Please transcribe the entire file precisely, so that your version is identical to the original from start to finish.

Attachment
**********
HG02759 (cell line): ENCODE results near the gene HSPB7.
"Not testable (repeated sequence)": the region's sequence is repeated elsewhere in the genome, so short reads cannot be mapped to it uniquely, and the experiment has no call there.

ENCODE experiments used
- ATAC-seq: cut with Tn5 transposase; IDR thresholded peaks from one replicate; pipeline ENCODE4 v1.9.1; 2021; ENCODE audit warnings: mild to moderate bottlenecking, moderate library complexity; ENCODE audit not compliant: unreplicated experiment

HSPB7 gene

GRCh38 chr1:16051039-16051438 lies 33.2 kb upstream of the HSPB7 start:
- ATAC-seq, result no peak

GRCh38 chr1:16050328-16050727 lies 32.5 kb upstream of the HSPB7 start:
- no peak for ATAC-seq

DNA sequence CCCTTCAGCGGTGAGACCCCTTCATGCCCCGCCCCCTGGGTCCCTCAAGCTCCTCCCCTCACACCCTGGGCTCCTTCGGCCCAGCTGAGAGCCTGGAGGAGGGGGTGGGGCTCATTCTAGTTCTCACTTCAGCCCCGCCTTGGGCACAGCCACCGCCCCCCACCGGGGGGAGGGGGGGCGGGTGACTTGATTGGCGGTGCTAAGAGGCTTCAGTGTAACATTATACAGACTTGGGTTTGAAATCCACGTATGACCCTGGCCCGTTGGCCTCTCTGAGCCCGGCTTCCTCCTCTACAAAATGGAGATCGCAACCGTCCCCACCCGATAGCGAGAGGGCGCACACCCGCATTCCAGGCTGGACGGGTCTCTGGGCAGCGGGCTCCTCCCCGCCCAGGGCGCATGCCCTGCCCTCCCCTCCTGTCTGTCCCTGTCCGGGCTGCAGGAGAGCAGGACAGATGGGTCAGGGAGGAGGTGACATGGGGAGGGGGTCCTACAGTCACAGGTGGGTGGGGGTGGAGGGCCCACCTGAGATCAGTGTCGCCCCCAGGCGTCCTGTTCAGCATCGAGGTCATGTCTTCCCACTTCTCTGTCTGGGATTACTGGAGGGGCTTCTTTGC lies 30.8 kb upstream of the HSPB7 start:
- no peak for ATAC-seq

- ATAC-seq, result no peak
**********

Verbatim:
HG02759 (cell line): ENCODE results near the gene HSPB7.
"Not testable (repeated sequence)": the region's sequence is repeated elsewhere in the genome, so short reads cannot be mapped to it uniquely, and the experiment has no call there.

ENCODE experiments used
- ATAC-seq: cut with Tn5 transposase; IDR thresholded peaks from one replicate; pipeline ENCODE4 v1.9.1; 2021; ENCODE audit warnings: mild to moderate bottlenecking, moderate library complexity; ENCODE audit not compliant: unreplicated experiment

HSPB7 gene

GRCh38 chr1:16051039-16051438 lies 33.2 kb upstream of the HSPB7 start:
- ATAC-seq, result no peak

GRCh38 chr1:16050328-16050727 lies 32.5 kb upstream of the HSPB7 start:
- no peak for ATAC-seq

DNA sequence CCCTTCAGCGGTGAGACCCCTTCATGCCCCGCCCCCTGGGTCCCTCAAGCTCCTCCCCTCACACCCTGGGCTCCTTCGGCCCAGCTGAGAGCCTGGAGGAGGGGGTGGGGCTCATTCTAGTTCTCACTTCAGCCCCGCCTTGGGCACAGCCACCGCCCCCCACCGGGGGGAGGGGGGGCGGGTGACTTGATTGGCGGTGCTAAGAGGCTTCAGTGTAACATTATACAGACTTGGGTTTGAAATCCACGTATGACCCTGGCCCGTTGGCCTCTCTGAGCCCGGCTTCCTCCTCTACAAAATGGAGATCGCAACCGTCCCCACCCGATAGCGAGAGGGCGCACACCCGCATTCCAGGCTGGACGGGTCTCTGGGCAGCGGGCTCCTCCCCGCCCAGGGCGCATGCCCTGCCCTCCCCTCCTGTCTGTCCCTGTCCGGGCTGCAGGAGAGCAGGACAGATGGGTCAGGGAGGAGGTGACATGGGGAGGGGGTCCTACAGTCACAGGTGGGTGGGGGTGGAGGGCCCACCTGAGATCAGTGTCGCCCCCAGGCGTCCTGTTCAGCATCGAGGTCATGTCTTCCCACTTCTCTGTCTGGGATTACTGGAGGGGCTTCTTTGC lies 30.8 kb upstream of the HSPB7 start:
- no peak for ATAC-seq

- ATAC-seq, result no peak